Anonymity doesn’t work so how can we have privacy?

By | Privacy, Startup general interest | 8 Comments

Secret is the hot new app in the Valley. People read it for the gossip, and people post gossip there because they post anonymously. Last week people were even chatting on Twitter about the amazing gossip on Secret!

Sam Altman of Y Combinator wrote this in a post about Secret:

Anonymity breeds meanness–the Internet has proven this time and time again.  People are willing to say nice or neutral things with their name attached–they need anonymity for mean things and things they are embarrassed about.  In fact, the closer to real identity internet forums get, the less they seem to decay.  Anonymous social networks have been (thus far, anyway) in the category of services that get worse as they get bigger–unlike services like Facebook or Twitter that get better as they get bigger.

This matches my experience of web communities. Trolls are always anonymous.

I think this observation leaves us with two theoretical choices for the future – either we have large online communities where people use their real identities with everything that means for privacy, or we don’t have online communities at all. However, the genie is out of the bottle and online communities are here to stay, meaning option two isn’t really an option at all, and we are destined to live in a world where people share stuff online using their real identities.

The interesting question, then, is what that world looks like, and the recent rise of Snapchat and other ephemeral messaging services can be understood as a move to share online more privately. I think we will see more of this sort of thing over time as society searches for a new equilibrium for privacy and sharing that works in the digital age. 

Has the NSA pushed people to finally do something about their privacy concerns?

By | Privacy | 2 Comments

Screen Shot 2013-09-13 at 08.30.49

A -
B - SF billboard
C -
D - TIME's Top 50 Websites
E - USV investment
F - Visual Refresh
G - Google privacy policy change
H - Washington Post profile
I - Surveillance revelations



The chart above shows that query volume on privacy friendly search engine DuckDuckGo has risen dramatically since the NSA scandal broke.

It has been the case for some time now that when asked people said they cared deeply about privacy but that there was no evidence of that caring in their actions. In fact despite saying they were worried about misuse of their personal data people continued to share more data on social media and use more services which captured their personal data thus increasing their exposure to identity theft and other abuses.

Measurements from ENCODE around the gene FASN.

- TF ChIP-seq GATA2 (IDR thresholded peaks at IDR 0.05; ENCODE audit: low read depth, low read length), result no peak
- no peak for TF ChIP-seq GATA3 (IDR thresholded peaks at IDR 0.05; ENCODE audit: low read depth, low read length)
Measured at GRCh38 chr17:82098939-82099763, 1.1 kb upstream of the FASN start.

This data suggests the NSA scandal is pushing large numbers of people to a tipping point. If so we may be approaching the watershed moment many privacy advocates have been predicting for some time.

I’m looking forward to seeing how this plays out.




The end of privacy by obscurity

By | Privacy | No Comments

A penny dropped for me when I read Facebook’s graph search and the end of privacy by obscurity on GigaOM recently. Regular readers will know that I’m of the opinion that we have more to gain than to lose by sharing our information, and that I hope that people with privacy concerns will slowly get over them as the benefits of sharing become clearer. However, when I sought to understand whether that hope was realistic I struggled with the diffuse and unfocused nature of people’s privacy concerns. They would say that they don’t like the idea of people being able to find out what they have been doing, but weren’t really able to say why that bothered them. I now see that the concern is not so much with privacy but with losing their obscurity.

In other words, the issue is not with the information that gets shared so much as the fact that it makes people visible. Some people (myself included) like to be visible, but other people find it uncomfortable. I think that discomfort is what leads many people to be concerned about their privacy in a Facebook and Google world.

These people do, or course, have the choice of not using Facebook and Google, but I think it’s pretty clear that for the vast majority their usefulness is worth the unease that comes with being more visible. That means that rather than hope that people with privacy concerns will get over them, I should hope that they get used to their increased visibility and it stops bothering them. After that the privacy concerns will go of their own accord.

Ad-blocking by ISPs

By | Advertising, Privacy | 2 Comments

I’m just back from an extended Xmas break and have been enjoying getting back into the news flow and thinking about markets and opportunities. The juiciest titbit this morning is undoubtedly the news that upstart French ISP Free is now shipping ad-blocking software and hardware to its customers with defaults set so all ads are blocked. Free has 5.2m subscribers and is the second biggest ISP in France, making this a significant move.

Free’s motivation for blocking ads is to re-open the debate about ISPs charging content providers to carry their content. Network operators have long been sore that they make slim or no profits because they have to carry so much traffic for Google whose profit margins are huge, but regulators insist that they treat all content the same and won’t allow them to charge content owners for transit or for priority treatment (i.e. they insist on Net Neutrality). Blocking ads throttles the revenues of content owners like Google and might force them to start discussing carriage fees.